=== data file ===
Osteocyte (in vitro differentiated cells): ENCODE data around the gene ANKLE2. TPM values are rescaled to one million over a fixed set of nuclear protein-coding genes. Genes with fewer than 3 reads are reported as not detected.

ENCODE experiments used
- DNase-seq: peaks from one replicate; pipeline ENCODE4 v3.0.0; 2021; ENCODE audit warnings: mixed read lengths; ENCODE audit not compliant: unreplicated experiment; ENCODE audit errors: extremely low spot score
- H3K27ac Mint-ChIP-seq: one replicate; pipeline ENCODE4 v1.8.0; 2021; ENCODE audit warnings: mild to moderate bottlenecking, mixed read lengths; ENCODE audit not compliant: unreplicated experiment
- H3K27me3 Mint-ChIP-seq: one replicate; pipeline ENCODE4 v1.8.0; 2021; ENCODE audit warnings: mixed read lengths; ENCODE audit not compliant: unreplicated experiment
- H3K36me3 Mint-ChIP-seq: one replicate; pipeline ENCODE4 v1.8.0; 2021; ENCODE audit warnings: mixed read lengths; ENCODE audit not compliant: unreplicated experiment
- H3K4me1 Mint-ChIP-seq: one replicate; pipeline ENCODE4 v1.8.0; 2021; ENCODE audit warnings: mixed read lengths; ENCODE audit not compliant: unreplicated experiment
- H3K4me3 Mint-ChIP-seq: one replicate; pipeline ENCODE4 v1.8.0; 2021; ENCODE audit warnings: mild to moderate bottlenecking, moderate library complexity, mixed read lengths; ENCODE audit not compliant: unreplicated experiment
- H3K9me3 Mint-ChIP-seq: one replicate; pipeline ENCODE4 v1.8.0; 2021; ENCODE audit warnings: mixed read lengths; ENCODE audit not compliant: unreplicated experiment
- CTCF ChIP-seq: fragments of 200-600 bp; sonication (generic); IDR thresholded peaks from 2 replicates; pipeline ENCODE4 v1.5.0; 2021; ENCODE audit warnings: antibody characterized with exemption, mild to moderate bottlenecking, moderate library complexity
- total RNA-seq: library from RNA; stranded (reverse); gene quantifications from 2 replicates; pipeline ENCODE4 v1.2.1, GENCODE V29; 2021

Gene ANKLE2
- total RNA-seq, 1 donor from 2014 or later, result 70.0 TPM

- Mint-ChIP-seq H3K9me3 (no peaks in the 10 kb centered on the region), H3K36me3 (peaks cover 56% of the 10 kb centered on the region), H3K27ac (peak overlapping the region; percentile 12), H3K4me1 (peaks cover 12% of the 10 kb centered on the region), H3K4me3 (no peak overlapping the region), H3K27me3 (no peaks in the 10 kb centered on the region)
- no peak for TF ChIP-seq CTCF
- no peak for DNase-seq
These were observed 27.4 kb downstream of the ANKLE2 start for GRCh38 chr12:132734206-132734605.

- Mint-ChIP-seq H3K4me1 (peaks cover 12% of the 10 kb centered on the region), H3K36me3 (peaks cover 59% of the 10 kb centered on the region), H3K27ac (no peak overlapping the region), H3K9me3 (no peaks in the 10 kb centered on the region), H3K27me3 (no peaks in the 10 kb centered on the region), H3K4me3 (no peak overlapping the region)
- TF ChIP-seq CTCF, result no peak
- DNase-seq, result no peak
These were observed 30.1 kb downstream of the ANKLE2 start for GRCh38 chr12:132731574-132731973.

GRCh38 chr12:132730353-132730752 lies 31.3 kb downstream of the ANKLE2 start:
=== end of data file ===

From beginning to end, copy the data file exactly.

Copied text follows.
Osteocyte (in vitro differentiated cells): ENCODE data around the gene ANKLE2. TPM values are rescaled to one million over a fixed set of nuclear protein-coding genes. Genes with fewer than 3 reads are reported as not detected.

ENCODE experiments used
- DNase-seq: peaks from one replicate; pipeline ENCODE4 v3.0.0; 2021; ENCODE audit warnings: mixed read lengths; ENCODE audit not compliant: unreplicated experiment; ENCODE audit errors: extremely low spot score
- H3K27ac Mint-ChIP-seq: one replicate; pipeline ENCODE4 v1.8.0; 2021; ENCODE audit warnings: mild to moderate bottlenecking, mixed read lengths; ENCODE audit not compliant: unreplicated experiment
- H3K27me3 Mint-ChIP-seq: one replicate; pipeline ENCODE4 v1.8.0; 2021; ENCODE audit warnings: mixed read lengths; ENCODE audit not compliant: unreplicated experiment
- H3K36me3 Mint-ChIP-seq: one replicate; pipeline ENCODE4 v1.8.0; 2021; ENCODE audit warnings: mixed read lengths; ENCODE audit not compliant: unreplicated experiment
- H3K4me1 Mint-ChIP-seq: one replicate; pipeline ENCODE4 v1.8.0; 2021; ENCODE audit warnings: mixed read lengths; ENCODE audit not compliant: unreplicated experiment
- H3K4me3 Mint-ChIP-seq: one replicate; pipeline ENCODE4 v1.8.0; 2021; ENCODE audit warnings: mild to moderate bottlenecking, moderate library complexity, mixed read lengths; ENCODE audit not compliant: unreplicated experiment
- H3K9me3 Mint-ChIP-seq: one replicate; pipeline ENCODE4 v1.8.0; 2021; ENCODE audit warnings: mixed read lengths; ENCODE audit not compliant: unreplicated experiment
- CTCF ChIP-seq: fragments of 200-600 bp; sonication (generic); IDR thresholded peaks from 2 replicates; pipeline ENCODE4 v1.5.0; 2021; ENCODE audit warnings: antibody characterized with exemption, mild to moderate bottlenecking, moderate library complexity
- total RNA-seq: library from RNA; stranded (reverse); gene quantifications from 2 replicates; pipeline ENCODE4 v1.2.1, GENCODE V29; 2021

Gene ANKLE2
- total RNA-seq, 1 donor from 2014 or later, result 70.0 TPM

- Mint-ChIP-seq H3K9me3 (no peaks in the 10 kb centered on the region), H3K36me3 (peaks cover 56% of the 10 kb centered on the region), H3K27ac (peak overlapping the region; percentile 12), H3K4me1 (peaks cover 12% of the 10 kb centered on the region), H3K4me3 (no peak overlapping the region), H3K27me3 (no peaks in the 10 kb centered on the region)
- no peak for TF ChIP-seq CTCF
- no peak for DNase-seq
These were observed 27.4 kb downstream of the ANKLE2 start for GRCh38 chr12:132734206-132734605.

- Mint-ChIP-seq H3K4me1 (peaks cover 12% of the 10 kb centered on the region), H3K36me3 (peaks cover 59% of the 10 kb centered on the region), H3K27ac (no peak overlapping the region), H3K9me3 (no peaks in the 10 kb centered on the region), H3K27me3 (no peaks in the 10 kb centered on the region), H3K4me3 (no peak overlapping the region)
- TF ChIP-seq CTCF, result no peak
- DNase-seq, result no peak
These were observed 30.1 kb downstream of the ANKLE2 start for GRCh38 chr12:132731574-132731973.

GRCh38 chr12:132730353-132730752 lies 31.3 kb downstream of the ANKLE2 start: